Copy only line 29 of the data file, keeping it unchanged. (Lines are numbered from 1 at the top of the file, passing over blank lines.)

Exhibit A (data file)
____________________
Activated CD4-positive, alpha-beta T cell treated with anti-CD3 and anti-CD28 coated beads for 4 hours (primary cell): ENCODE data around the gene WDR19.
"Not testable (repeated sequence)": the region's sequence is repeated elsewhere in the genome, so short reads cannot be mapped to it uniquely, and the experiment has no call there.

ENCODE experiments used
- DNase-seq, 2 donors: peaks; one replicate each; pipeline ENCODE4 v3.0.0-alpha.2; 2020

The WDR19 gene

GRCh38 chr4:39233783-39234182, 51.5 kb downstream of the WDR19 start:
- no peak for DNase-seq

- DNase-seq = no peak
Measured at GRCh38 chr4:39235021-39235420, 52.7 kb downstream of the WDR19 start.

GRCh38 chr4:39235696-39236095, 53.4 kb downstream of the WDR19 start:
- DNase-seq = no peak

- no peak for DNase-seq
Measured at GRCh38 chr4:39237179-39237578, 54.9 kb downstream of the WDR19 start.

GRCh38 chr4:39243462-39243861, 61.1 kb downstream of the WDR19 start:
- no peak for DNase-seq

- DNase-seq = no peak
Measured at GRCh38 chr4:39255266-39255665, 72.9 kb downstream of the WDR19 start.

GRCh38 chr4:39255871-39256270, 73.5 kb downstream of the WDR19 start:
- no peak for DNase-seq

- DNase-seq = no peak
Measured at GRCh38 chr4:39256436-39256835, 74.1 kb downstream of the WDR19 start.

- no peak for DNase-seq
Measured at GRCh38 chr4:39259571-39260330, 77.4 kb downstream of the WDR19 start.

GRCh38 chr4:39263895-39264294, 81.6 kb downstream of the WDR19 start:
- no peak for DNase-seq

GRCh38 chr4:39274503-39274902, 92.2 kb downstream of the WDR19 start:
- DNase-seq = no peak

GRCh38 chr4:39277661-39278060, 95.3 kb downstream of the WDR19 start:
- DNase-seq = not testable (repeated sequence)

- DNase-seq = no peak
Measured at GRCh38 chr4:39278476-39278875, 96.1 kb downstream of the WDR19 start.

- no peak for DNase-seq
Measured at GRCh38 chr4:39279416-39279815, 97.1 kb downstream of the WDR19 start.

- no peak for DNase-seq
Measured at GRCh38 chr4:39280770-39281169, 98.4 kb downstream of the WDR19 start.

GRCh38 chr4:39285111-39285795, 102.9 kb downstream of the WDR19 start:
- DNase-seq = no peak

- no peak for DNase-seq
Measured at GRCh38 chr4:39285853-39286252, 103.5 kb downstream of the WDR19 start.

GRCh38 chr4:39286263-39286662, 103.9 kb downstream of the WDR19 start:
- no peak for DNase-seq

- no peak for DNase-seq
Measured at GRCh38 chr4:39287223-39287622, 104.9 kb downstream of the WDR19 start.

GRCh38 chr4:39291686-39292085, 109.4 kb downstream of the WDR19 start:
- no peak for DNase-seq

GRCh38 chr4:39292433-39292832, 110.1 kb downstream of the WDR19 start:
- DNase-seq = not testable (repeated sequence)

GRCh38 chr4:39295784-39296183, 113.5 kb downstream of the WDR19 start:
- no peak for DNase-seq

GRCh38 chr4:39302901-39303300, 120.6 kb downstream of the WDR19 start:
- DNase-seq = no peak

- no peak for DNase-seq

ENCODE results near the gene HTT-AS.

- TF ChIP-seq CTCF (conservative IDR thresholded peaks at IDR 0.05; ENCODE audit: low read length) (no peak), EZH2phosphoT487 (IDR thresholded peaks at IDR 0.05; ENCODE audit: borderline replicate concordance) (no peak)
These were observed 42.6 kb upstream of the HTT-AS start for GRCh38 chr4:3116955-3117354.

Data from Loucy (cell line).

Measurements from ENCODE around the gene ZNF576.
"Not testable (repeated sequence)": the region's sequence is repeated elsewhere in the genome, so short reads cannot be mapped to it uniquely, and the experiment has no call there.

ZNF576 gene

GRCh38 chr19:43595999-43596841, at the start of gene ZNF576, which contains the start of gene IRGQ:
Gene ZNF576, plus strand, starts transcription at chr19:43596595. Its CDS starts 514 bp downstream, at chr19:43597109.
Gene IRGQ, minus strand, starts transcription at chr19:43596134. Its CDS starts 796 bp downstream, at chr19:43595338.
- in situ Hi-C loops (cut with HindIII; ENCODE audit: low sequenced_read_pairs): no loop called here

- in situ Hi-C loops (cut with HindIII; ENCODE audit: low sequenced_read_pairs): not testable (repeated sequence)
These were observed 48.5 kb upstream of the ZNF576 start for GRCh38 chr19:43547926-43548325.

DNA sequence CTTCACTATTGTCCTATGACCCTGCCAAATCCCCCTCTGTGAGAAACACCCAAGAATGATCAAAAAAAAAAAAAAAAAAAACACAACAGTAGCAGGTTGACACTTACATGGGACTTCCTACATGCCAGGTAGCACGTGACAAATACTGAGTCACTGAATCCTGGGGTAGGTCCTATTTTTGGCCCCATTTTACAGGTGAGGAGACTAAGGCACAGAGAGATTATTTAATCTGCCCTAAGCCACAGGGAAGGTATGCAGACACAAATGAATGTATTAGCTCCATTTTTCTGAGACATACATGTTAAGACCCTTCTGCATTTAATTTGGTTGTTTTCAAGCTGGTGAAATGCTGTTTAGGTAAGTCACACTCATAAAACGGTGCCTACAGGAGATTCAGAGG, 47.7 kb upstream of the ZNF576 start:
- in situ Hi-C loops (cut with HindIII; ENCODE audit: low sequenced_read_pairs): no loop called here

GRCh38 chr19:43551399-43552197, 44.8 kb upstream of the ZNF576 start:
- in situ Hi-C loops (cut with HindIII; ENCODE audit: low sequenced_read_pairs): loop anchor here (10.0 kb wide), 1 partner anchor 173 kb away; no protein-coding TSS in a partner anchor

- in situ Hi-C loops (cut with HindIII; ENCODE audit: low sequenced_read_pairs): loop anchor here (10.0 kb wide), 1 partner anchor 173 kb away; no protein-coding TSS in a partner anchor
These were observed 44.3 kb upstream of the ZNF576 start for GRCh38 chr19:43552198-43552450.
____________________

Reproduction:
- DNase-seq = not testable (repeated sequence)